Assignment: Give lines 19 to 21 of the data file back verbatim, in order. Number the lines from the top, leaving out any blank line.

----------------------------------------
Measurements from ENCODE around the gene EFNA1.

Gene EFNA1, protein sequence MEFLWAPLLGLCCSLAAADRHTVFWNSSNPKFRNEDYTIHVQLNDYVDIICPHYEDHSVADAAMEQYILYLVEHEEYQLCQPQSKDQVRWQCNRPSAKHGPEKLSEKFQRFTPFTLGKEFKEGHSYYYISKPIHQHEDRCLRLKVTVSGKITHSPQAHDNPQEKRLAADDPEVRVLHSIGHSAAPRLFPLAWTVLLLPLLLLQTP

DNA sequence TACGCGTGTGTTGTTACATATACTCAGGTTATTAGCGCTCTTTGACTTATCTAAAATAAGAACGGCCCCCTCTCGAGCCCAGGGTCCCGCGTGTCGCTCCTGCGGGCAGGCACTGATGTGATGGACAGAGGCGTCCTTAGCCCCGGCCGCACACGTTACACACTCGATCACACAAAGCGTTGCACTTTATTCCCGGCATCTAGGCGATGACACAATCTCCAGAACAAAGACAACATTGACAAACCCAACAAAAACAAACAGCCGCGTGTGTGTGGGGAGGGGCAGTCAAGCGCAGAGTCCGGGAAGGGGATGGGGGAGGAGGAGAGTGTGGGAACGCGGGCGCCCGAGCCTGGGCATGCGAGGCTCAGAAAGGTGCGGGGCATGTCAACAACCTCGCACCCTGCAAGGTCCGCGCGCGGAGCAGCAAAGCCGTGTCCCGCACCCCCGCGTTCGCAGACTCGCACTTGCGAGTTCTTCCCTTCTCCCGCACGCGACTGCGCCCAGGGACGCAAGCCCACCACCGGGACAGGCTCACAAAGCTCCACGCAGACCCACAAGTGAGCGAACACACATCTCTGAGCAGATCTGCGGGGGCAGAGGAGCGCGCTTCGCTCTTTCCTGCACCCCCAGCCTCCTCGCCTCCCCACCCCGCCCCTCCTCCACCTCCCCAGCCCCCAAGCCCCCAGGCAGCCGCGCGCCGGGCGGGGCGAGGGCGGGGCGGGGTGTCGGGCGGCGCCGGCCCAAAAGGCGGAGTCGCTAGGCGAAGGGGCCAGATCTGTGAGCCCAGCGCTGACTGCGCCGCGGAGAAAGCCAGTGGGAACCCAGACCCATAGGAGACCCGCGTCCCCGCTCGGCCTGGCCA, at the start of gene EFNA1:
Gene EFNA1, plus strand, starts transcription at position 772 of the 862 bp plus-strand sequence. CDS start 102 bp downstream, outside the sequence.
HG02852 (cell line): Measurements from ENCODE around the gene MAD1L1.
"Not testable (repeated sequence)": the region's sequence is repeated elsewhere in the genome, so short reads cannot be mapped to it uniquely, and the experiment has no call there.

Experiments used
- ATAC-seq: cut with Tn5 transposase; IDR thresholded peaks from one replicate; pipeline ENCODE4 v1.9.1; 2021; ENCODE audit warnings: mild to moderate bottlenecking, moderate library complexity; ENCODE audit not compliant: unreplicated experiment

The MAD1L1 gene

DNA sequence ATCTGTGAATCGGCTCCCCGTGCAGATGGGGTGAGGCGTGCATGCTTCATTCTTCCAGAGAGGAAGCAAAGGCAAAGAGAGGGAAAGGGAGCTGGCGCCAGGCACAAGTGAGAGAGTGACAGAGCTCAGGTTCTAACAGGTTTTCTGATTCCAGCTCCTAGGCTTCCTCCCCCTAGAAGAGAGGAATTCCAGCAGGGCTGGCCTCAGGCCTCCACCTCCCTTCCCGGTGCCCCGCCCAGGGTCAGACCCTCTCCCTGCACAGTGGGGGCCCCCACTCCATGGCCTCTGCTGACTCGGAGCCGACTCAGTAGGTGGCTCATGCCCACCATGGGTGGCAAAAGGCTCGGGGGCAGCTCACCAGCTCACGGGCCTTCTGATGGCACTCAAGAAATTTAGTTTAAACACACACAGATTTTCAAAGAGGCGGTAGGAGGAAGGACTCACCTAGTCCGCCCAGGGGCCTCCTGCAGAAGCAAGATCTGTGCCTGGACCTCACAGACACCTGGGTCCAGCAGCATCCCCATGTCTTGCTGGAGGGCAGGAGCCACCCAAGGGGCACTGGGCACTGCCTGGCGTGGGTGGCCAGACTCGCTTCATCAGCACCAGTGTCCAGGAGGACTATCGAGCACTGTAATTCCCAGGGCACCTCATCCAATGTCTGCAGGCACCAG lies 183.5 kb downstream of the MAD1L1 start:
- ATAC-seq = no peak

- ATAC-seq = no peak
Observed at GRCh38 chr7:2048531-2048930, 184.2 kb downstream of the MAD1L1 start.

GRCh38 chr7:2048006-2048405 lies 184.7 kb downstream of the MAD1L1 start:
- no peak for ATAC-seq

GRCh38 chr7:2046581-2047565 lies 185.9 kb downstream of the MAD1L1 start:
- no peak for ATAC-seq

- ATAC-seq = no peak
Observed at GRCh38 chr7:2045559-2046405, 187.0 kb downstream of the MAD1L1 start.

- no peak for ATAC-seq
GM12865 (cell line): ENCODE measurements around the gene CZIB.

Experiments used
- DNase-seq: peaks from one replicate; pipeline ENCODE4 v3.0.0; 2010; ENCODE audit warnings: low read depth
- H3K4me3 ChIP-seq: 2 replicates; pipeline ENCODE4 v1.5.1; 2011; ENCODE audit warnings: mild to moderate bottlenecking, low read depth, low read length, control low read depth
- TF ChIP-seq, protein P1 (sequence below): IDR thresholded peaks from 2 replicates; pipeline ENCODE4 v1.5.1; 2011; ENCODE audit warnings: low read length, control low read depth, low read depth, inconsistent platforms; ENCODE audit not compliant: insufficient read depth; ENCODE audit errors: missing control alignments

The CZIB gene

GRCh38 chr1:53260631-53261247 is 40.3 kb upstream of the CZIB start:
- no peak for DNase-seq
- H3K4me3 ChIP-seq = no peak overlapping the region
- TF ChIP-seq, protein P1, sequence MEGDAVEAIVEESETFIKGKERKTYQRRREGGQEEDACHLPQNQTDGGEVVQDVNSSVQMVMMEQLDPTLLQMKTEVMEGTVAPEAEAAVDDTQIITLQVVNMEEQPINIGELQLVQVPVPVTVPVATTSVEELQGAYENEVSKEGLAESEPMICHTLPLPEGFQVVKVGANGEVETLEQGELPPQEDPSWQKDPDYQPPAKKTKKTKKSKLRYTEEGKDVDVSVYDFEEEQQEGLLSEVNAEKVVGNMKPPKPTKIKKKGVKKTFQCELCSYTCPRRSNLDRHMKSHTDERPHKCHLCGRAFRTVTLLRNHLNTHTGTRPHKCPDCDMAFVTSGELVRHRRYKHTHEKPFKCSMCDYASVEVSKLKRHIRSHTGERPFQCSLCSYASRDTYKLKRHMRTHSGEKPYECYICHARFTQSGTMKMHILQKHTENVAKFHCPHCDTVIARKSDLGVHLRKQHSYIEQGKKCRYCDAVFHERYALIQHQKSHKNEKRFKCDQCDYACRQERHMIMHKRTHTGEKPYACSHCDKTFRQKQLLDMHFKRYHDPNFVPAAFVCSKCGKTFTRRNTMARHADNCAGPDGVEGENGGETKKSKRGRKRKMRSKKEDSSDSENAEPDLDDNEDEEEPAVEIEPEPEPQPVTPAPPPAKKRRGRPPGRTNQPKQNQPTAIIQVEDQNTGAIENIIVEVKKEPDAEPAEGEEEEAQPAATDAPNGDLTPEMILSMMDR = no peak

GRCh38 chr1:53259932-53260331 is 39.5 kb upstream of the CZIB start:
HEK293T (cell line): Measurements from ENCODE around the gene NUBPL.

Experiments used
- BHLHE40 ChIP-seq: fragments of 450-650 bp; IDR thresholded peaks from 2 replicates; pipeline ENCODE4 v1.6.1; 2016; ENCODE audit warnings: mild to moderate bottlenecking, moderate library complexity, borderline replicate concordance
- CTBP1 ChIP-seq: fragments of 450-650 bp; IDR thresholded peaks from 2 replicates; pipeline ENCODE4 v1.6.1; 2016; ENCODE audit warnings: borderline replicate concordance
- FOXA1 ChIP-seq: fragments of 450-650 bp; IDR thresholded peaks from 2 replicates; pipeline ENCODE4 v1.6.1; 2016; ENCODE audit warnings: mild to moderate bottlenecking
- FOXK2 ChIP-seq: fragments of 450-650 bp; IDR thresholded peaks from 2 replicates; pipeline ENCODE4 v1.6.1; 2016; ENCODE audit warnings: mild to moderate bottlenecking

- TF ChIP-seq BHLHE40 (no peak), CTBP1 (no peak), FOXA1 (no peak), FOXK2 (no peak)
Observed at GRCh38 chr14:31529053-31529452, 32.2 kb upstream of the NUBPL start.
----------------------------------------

Observed at GRCh38 chr7:2045559-2046405, 187.0 kb downstream of the MAD1L1 start.

- no peak for ATAC-seq
GM12865 (cell line): ENCODE measurements around the gene CZIB.